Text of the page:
(NaturalNews) 2014 will be the year that the Food and Drug Administration begins making product recall data available to the public, in a further bid by the Obama administration to increase government transparency.
According to the Regulatory Affairs Professionals Society (RAPS), whose membership focus on the regulation of healthcare and related products, the FDA's project amounts to an "unprecedented" change in the agency's policies.
"Data transparency has been all the rage in the life science industry as of late, with industry groups and companies pledging to release their clinical trials data to researchers and the public," says an analysis of the project by RAPS. "But at the institutional level, transparency doesn't always mean access. Instead, sometimes the best transparency refers to ease of access.
"And now, thanks to a 2012 White House digital strategy initiative," the organization continued, "the U.S. Food and Drug Administration (FDA) is gearing up to grant the public unprecedented ease of access to some of its most sought-after information."
Part of a new era of transparency?
In May 2012, the Obama White House instructed the FDA and other federal agencies to begin immediate implementation of a new "digital strategy" designed to make governmental information more readily and easily accessible to the general public.
"Today's amazing mix of cloud computing, ever-smarter mobile devices, and collaboration tools is changing the consumer landscape and bleeding into government as both an opportunity and a challenge," said a 2012 report accompanying the White House memo ordering the initiative.
"To build for the future, the Federal Government needs a Digital Strategy that embraces the opportunity to innovate more with less, and enables entrepreneurs to better leverage government data to improve the quality of services to the American people," the memo said.
The crux of the report concentrated on what are known as APIs -- application programming interfaces -- which are standardized data formats specifying how various elements of software talk to each other.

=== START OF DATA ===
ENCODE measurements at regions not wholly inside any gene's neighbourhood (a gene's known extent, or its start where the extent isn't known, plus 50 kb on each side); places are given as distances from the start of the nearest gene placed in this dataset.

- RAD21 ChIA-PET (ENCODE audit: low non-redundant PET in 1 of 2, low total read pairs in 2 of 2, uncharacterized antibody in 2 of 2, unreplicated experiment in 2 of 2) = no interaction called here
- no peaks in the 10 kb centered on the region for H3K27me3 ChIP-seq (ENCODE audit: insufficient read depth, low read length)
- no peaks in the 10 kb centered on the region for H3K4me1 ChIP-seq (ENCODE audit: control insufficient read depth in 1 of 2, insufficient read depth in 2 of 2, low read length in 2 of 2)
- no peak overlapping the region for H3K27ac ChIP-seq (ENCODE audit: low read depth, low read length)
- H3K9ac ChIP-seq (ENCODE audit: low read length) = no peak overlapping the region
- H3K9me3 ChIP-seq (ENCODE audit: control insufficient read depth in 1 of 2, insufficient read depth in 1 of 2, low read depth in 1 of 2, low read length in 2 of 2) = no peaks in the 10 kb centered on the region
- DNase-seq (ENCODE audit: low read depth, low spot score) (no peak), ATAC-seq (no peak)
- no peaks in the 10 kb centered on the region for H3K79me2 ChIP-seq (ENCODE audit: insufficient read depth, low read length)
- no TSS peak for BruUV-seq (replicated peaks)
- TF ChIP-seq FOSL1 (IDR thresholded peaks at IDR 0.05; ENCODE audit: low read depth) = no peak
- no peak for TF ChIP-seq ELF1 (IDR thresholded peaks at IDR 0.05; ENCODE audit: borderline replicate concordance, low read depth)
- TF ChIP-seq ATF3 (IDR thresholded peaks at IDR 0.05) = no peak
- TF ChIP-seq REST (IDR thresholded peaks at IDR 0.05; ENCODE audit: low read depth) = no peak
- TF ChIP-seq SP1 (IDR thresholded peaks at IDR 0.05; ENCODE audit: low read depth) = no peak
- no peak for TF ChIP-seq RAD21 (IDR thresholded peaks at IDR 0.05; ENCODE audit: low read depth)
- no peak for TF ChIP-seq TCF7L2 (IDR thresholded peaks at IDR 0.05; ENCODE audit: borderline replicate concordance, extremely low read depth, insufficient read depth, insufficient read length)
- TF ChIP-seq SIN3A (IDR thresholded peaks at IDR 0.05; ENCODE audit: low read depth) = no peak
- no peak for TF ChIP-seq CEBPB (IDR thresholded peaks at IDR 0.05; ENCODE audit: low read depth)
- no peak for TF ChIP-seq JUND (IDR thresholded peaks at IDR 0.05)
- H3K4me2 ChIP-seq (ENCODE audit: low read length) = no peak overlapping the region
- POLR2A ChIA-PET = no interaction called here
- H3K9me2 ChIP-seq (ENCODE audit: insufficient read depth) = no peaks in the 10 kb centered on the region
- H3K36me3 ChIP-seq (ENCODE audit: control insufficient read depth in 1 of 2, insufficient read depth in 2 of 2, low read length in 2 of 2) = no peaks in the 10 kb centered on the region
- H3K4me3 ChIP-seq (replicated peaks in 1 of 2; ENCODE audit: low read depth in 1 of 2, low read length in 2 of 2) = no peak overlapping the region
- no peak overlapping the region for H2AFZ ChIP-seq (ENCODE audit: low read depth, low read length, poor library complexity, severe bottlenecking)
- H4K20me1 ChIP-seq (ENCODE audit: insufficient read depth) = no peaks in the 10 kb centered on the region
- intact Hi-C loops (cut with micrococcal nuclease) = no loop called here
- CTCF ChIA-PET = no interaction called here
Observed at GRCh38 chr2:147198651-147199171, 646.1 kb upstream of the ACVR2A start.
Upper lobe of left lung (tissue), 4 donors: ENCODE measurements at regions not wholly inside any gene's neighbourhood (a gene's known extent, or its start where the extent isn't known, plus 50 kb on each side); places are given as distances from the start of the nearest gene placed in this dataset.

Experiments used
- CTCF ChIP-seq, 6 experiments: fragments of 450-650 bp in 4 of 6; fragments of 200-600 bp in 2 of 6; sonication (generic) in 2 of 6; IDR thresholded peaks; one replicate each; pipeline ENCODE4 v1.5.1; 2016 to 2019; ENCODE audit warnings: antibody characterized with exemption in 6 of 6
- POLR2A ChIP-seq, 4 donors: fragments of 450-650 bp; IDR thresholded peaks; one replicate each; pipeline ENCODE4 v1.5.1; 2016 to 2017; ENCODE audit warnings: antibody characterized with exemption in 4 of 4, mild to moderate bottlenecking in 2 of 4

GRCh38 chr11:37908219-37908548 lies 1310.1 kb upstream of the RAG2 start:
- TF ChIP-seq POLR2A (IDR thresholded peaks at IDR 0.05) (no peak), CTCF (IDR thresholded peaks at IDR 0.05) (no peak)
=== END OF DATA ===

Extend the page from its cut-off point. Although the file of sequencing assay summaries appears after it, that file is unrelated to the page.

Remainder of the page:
Having open APIs would, hypothetically, give people access to raw data that the agency puts out through various databases that it operates. These would include adverse event reports, approvals, recall notices and the like; they would then be repurposed, potentially making them easier to use and/or more readable and useful.
Since the agency was given the White House directive in 2012, the FDA has not been very public regarding its open data efforts, said RAPS:
The Department of Health and Human Services (DHHS), FDA's parent organization, has been primarily focused on open data projects involving the rollout of the Affordable Care Act, and its Digital Strategy webpage seemingly contains just one FDA-related project: the November 2013 launch of FDA's new mobile-friendly website.
Uh, the website's down
That said, the FDA's limited actions regarding the federal Digital Strategy initiative seem poised to change in a big way. In January, the agency quietly announced the launch of a new webpage and initiative called "openFDA" (which was located at open.FDA.gov but could not be reached by Natural News when we attempted to do so for this story).
Advertised as an "exciting new initiative" that is to be operated by the FDA's Office of Informatics and Technology Innovation, "openFDA will offer easy access to FDA public data and highlight projects using these data in both the public and private sector to further regulatory or scientific missions, educate the public, and save lives."
The agency said that its new website would soon provide "API and raw download access to a number of high-value structured datasets," including adverse events, recalls and documentation such as structured product labeling (SPL) information.
But, as evidenced by our inability to pull up the site, as of this writing, the project is still very much in its infancy. And who knows -- perhaps the same company that built the glitch-prone federal online Obamacare exchange is in charge of building open.FDA.gov.
RAPS said the FDA initially announced that access to its site would not come until summer 2014 at the earliest, but given the Obamacare site's lingering problems, that date could change -- a lot.